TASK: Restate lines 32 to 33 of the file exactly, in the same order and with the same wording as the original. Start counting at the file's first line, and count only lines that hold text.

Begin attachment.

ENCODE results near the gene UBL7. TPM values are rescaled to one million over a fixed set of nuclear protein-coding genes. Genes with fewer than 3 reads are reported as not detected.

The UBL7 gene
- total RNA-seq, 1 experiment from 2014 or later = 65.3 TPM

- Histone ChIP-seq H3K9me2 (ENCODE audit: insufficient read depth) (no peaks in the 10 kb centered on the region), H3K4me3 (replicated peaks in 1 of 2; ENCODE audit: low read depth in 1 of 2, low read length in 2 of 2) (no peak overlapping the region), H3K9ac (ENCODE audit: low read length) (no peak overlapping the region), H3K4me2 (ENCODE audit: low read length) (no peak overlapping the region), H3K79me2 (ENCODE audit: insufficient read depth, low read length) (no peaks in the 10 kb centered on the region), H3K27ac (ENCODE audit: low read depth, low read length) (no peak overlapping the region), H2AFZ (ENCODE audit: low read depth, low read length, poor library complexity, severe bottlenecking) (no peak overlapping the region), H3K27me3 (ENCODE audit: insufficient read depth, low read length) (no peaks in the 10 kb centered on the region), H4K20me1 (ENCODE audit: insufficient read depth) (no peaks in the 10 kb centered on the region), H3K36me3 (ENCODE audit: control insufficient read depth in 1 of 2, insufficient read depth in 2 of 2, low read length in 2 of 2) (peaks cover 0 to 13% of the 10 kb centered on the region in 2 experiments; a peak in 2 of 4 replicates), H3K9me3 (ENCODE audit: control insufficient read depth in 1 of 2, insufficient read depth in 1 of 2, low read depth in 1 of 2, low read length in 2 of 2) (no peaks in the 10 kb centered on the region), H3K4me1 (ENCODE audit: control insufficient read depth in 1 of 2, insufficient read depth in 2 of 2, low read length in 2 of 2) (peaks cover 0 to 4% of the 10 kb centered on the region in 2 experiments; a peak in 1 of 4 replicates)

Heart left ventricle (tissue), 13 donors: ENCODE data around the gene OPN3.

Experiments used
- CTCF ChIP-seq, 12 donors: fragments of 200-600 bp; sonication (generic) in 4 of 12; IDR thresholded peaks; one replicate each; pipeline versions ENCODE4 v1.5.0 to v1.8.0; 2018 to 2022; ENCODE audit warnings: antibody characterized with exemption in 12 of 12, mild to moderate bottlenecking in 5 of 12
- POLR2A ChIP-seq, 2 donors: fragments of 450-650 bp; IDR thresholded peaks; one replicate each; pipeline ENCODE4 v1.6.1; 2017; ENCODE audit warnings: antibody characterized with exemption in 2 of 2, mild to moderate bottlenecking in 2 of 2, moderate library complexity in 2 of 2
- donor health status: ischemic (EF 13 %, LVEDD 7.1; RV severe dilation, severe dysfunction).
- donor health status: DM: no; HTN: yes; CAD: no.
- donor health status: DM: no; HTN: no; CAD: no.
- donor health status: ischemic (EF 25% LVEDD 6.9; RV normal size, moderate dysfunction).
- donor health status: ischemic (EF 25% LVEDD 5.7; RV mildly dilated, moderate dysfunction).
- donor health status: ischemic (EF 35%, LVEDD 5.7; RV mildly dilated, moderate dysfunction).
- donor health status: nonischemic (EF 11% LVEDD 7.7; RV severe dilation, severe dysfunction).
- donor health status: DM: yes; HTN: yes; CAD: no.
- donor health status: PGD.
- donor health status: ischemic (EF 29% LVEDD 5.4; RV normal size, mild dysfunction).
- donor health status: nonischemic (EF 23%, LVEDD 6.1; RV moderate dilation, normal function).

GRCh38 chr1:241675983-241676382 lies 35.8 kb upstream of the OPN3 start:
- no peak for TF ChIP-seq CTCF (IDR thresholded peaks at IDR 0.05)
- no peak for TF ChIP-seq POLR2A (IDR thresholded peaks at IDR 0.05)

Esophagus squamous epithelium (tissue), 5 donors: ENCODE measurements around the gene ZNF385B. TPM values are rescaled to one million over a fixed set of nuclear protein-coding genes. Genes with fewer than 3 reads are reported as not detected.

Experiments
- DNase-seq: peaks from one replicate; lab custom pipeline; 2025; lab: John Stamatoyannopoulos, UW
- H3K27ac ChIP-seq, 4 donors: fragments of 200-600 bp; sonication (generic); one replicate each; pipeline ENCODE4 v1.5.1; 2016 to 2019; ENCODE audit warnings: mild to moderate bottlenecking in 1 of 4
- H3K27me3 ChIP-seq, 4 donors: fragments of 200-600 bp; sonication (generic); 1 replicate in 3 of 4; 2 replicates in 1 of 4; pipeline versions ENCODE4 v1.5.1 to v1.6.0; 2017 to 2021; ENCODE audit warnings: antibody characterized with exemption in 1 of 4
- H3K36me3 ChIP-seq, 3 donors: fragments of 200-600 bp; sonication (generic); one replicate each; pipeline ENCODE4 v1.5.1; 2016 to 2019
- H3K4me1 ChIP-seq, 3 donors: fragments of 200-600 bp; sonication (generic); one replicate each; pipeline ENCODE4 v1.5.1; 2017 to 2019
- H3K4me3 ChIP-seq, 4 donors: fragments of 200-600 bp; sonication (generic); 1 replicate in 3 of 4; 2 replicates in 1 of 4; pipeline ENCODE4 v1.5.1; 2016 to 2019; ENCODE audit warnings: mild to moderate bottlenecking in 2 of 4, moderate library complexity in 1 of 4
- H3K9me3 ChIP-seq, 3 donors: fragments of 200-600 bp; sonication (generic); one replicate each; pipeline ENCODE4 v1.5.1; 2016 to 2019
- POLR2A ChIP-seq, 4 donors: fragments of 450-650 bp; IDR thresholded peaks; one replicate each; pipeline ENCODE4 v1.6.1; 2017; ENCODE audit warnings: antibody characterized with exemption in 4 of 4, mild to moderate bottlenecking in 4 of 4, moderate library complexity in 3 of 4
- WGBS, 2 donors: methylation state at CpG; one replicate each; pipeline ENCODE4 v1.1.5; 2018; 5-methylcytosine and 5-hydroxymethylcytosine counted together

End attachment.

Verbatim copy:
- POLR2A ChIP-seq, 4 donors: fragments of 450-650 bp; IDR thresholded peaks; one replicate each; pipeline ENCODE4 v1.6.1; 2017; ENCODE audit warnings: antibody characterized with exemption in 4 of 4, mild to moderate bottlenecking in 4 of 4, moderate library complexity in 3 of 4
- WGBS, 2 donors: methylation state at CpG; one replicate each; pipeline ENCODE4 v1.1.5; 2018; 5-methylcytosine and 5-hydroxymethylcytosine counted together